General stores with one-of-a-kind, handmade goods are popping up all ‘round Canada
The hyper-curated lifestyle store is all the rage right now. They’re one-stop shops where you can grab everything from an outfit to ceramics and furniture. Here are 5 mercantile stores in Canada that you have to check out.
Litchfield is a minimalist temple for the urban adventurer. The shop’s rotating selection of artisanal living goods includes kitchenwares, apothecary, and indie magazines curated by the shop owner, Jonathan Litchfield. His mandate? To bring beauty back into the everyday through well-crafted products. You’ll find a lot of Japanese flair here: from traditional crackle teacups, to (badass) Higonokami folding knives and Midori brass pencil cases.
Gastown’s industrial charm meets Portland’s sensibility at Old Faithful, a shop with a cabin-like feel that’s stacked with heirloom pieces, including Edison light bulbs and wool throws. The inspiration behind Old Faithful comes from old-timey general stores (co-founder Walter Manning comes from a long line of general store owners). The family legacy shines through in Manning’s aesthetic: quaint and practical, with a touch of nostalgia. Perfect for the Pinterest crowd.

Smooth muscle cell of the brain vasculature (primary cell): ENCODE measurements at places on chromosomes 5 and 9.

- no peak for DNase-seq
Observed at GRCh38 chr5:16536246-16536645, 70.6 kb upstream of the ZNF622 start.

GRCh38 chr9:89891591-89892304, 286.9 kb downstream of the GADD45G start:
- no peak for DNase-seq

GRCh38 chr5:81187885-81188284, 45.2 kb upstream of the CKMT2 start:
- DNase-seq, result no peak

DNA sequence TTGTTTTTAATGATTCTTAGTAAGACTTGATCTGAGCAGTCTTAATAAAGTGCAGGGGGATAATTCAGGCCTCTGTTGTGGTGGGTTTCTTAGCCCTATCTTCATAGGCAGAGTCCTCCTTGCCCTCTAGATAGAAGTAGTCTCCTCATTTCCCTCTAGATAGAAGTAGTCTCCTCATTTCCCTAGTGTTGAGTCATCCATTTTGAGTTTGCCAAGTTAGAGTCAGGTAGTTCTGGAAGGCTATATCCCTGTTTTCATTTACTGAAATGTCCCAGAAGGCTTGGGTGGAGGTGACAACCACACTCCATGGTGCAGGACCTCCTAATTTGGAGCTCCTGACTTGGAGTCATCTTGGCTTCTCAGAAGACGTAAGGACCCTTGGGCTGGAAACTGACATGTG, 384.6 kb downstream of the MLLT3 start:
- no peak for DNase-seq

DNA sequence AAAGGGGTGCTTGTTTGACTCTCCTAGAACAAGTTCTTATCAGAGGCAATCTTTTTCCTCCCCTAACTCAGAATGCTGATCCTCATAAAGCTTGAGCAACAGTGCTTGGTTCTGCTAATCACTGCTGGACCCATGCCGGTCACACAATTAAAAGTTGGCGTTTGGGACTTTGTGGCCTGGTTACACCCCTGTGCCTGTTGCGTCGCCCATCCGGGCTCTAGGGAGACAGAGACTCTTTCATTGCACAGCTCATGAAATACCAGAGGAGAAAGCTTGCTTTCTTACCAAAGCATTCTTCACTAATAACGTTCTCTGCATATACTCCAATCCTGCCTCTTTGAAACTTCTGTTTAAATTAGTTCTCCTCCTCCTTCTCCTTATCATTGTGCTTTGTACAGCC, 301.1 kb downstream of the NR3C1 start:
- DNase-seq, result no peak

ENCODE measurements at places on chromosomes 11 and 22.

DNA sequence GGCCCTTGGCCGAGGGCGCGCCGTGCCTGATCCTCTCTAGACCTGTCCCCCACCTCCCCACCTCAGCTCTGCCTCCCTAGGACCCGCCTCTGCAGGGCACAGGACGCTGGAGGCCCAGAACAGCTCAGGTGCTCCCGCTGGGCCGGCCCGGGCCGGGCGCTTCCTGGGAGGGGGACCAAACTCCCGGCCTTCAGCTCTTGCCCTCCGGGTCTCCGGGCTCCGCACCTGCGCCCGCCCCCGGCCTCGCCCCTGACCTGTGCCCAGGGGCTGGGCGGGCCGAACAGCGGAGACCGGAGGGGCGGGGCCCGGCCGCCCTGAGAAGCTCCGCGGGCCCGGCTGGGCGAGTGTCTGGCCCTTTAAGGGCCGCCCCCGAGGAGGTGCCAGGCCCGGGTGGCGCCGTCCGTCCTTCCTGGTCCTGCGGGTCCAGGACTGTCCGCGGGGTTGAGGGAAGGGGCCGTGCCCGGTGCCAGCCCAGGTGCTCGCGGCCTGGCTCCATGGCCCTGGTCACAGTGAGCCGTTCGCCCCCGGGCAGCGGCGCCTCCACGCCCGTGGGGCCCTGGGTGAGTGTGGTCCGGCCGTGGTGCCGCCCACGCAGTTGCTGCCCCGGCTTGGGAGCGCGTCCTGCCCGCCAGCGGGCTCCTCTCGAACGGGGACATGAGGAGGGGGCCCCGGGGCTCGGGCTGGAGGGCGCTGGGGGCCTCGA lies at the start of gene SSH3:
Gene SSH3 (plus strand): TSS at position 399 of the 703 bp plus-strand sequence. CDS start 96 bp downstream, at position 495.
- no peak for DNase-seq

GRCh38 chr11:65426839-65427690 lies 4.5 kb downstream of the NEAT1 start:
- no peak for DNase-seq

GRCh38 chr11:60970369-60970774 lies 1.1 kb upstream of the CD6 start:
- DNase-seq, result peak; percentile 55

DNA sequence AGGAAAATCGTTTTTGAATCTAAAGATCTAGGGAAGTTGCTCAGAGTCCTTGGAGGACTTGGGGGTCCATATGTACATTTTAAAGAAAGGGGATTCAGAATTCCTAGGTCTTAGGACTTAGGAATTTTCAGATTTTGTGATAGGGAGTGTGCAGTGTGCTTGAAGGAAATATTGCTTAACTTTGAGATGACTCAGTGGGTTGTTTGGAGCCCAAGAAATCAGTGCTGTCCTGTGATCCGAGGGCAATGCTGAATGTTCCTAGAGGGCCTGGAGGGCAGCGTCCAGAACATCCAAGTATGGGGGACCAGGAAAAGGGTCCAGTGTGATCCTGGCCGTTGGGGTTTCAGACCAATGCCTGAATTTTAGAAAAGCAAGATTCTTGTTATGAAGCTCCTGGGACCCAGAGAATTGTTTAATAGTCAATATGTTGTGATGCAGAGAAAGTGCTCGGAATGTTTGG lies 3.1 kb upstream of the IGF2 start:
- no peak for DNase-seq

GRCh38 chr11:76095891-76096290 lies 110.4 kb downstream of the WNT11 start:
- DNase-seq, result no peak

Located in a crisp-white space in Toronto’s Brockton Village, Souvenir Studios is both a lifestyle boutique and event space for emerging artists. Co-owner and creative director Danielle Suppa favours local Ontario designers, like lingerie brand Mary Young, Cadette jewellery, and ceramics makers The Otter Potter. Stepping into Souvenir Studios instantly transports you to a world of clean lines, pops of colour, and carefully executed design.
Workshop & Co. is the rugged and edgy middle child of Kenneth McRobbie and Colin Blanchard, the East Coast interior design duo behind luxury furniture store 31 Westgate, and coastal lifestyle shop Seaside. In contrast to the polish of 31 Westgate and nautical undertones of Seaside, Workshop & Co. houses an array of statement home furnishings that have real character: antique and vintage items like spindle sticks, German tripod tables, and champagne riddling racks.
Every brand housed within Clark Street and Mercantile is heavily scrutinized: they work with craftsmen with generations of experience, everything else is bosh. There are flannel shirts from Portuguese Flannel (owned and run by two brothers that come from a family of fabric manufacturers in Portugal) and rainwear from Elka, a Danish company that dates back to 1950s. The point is, Clark Street maintains a standard of quality that’s so far removed from the epoch of fast fashion.